Douglas County managed to plug a $1 million hole in the 2018 budget for the Department of Health and Human Services.
County officials even added $1 million to the department’s budget for 2019.
Despite that, the county could have a hole twice as large to fill this year as the department continues to face an increase in out-of-home placements and commitments as a result of the drug crisis.
“Through April 30, we are currently over budget by about $500,000, and projected out through the end of the year right now is about $2.1 million if we continue with the institutional costs,” said Joan Finckler, head accountant for the Health and Human Services Department.
That $2.1 million projected deficit was “kind of shocking” after the county faced a deficit last year and increased the budget for human services, County Administrator Ann Doucette said.
“We have children that are being placed into higher cost placements, institutions, which can cost anywhere from $10,000 to $25,000 a month depending on the child,” said Doreen Wehmas, intake and assessment supervisor with the Department of Health and Human Services.
Supervisor Larry Quam said there are a lot of incidental costs that get added to the cost of care, such as transportation and social workers’ time.
While those costs are high, Health and Human Services director Pat Schanen said Douglas County has not had to send children out of state, which could cost as much as $40,000 per month, because needed services were available in Wisconsin. She said some counties have been faced those higher costs because services weren’t available in Wisconsin.
“There are very complex needs of the children we’re seeing today, which is very different from what we were seeing 10 years ago,” Schanen said.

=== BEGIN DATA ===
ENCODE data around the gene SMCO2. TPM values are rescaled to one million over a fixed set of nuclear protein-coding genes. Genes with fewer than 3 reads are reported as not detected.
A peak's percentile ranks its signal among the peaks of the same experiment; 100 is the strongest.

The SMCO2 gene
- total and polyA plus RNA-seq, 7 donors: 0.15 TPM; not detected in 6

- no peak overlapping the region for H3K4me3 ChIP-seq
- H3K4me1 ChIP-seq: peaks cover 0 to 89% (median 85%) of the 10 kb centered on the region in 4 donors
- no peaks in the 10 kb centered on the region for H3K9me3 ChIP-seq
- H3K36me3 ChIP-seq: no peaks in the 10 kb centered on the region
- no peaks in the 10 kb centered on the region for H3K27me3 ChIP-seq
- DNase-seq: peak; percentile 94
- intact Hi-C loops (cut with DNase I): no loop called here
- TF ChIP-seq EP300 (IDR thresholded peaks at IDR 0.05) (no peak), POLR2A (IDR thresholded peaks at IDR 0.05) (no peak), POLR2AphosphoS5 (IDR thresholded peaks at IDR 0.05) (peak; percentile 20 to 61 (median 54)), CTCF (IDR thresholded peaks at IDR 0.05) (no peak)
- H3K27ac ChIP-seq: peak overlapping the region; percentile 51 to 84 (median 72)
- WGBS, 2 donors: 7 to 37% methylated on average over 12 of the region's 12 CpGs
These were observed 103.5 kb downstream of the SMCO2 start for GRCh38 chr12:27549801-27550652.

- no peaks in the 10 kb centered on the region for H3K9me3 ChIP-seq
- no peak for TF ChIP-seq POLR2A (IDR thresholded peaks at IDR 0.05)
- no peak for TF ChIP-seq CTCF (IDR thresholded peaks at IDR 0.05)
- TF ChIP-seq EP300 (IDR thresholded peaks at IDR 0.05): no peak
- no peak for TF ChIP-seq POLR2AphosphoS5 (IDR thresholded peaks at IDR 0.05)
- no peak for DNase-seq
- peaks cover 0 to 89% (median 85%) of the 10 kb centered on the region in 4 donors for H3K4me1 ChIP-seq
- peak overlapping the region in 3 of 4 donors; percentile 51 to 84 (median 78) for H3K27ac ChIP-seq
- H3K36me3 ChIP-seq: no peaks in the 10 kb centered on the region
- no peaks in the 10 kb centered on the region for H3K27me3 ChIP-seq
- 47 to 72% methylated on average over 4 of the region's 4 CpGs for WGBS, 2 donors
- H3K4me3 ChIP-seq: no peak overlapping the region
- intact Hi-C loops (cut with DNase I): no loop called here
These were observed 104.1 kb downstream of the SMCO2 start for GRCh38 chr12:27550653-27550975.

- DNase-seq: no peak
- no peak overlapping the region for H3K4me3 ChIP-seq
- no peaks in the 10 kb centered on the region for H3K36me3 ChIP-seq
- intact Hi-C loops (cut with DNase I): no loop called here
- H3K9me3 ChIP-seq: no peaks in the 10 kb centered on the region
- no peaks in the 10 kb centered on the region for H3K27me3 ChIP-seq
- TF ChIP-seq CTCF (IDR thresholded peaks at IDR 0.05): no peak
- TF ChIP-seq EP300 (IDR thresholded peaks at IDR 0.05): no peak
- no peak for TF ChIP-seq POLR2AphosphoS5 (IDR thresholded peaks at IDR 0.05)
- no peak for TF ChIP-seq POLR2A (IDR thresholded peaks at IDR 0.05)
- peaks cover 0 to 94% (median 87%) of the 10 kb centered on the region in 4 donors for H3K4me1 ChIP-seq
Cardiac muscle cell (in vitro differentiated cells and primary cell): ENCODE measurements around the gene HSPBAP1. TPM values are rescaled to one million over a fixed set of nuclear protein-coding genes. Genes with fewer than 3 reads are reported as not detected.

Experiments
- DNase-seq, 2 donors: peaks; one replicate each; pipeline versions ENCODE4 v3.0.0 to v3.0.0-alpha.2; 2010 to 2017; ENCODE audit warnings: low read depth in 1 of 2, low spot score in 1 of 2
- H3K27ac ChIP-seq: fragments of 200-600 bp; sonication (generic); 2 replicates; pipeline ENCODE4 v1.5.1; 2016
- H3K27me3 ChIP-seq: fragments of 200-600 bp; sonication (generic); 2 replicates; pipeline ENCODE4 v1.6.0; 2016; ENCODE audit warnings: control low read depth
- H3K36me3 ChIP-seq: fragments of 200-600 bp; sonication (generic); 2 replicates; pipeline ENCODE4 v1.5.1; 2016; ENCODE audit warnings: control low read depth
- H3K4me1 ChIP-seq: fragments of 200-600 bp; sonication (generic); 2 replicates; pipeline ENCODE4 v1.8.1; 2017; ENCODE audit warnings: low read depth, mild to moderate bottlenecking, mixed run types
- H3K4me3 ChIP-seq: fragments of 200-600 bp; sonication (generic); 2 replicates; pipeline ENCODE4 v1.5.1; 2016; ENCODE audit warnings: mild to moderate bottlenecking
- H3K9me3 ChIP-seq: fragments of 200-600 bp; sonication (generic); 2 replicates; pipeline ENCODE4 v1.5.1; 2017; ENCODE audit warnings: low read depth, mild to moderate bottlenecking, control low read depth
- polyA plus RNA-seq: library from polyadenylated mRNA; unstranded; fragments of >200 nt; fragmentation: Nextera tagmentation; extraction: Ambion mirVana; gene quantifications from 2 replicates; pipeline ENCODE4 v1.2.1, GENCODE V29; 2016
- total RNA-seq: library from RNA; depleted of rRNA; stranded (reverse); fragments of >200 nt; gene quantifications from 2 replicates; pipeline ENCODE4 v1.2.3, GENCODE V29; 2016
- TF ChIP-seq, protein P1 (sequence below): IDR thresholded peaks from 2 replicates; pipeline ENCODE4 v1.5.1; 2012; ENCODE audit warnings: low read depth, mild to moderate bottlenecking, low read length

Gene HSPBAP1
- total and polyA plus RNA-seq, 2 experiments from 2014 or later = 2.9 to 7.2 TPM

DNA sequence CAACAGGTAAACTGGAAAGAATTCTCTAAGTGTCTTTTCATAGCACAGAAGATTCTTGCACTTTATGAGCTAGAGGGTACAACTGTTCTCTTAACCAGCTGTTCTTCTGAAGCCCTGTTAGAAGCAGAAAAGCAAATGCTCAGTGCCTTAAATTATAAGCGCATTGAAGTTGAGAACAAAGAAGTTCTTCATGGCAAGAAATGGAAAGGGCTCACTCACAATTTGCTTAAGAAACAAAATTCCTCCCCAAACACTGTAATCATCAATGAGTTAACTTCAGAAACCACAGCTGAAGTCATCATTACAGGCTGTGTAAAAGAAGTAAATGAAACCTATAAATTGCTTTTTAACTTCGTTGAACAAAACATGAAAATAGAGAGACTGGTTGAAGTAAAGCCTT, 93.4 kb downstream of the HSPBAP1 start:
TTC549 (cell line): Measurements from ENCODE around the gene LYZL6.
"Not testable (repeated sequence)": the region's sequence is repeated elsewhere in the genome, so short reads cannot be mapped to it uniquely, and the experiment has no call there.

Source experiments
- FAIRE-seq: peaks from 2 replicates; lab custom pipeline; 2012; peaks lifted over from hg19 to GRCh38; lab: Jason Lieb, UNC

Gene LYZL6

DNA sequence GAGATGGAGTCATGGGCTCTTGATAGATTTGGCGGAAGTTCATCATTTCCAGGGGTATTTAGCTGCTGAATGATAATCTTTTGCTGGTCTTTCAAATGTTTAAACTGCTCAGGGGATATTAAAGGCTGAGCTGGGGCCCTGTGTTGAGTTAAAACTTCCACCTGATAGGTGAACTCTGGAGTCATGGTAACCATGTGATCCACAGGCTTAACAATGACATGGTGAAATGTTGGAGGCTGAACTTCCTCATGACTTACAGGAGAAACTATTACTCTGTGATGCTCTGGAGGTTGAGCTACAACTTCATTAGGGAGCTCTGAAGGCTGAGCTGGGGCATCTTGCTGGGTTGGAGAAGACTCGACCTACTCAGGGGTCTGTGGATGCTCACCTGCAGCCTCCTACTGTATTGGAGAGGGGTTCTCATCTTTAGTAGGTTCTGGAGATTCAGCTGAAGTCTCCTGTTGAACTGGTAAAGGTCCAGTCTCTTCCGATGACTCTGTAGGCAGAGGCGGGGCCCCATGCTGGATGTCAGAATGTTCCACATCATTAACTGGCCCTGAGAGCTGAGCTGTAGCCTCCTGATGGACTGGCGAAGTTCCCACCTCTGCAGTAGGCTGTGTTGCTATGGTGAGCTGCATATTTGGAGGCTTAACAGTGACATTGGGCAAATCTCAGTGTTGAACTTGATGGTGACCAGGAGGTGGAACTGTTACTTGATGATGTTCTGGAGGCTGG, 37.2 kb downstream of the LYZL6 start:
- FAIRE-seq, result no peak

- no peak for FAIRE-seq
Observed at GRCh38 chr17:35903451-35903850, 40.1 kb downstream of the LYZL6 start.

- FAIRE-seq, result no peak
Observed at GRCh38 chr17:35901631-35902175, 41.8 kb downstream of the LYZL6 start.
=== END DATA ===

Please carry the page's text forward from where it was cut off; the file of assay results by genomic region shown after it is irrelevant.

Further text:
Supervisor Alan Jaques, chairman of the Administration Committee, said it shows that the drug culture in Douglas County is very costly and makes it very difficult for the county to provide mandated services within its budget.
“It’s not just this county,” Supervisor Doug Finn said. “It’s other counties and I don’t know how much the state is … looking at to try to alleviate this. It shouldn’t fall on local property taxes. It should be statewide.”
Finckler said while the county’s costs to provide child protective services has jumped by about 800%, the basic county allocation received from the state only increased by about 3% for the state-mandated services.
“What we’re doing is picking up the damage,” Supervisor Rosemary Lear said. “We’re paying for people who have already been damaged. What are we doing proactively to stop it?”
Right now, Schanen said, the department is functioning in crisis mode.
“When a report comes in, we have to screen it,” Wehmas said
“Not every case that comes through our door actually meets the definition where we’re required to work with the family,” Schanen said. In those cases, she said, the department refers families to available resources in the community.
It is an issue the Wisconsin Counties Human Services and Wisconsin Counties associations have been working to address, Schanen said. She said Gov. Tony Evers budget proposal included $15 million for social workers and to offset placement costs in each year of the biennial budget, half of what the associations were seeking to address the current crisis.
Supervisor Marvin Finendale questioned what share of that would come to Douglas County.
Schanen said that would depend on the methodology used to determine how the money is allocated.
“Over the last two years, $5 million was put into the system, and out of that, Douglas County got $60,000,” Schanen said.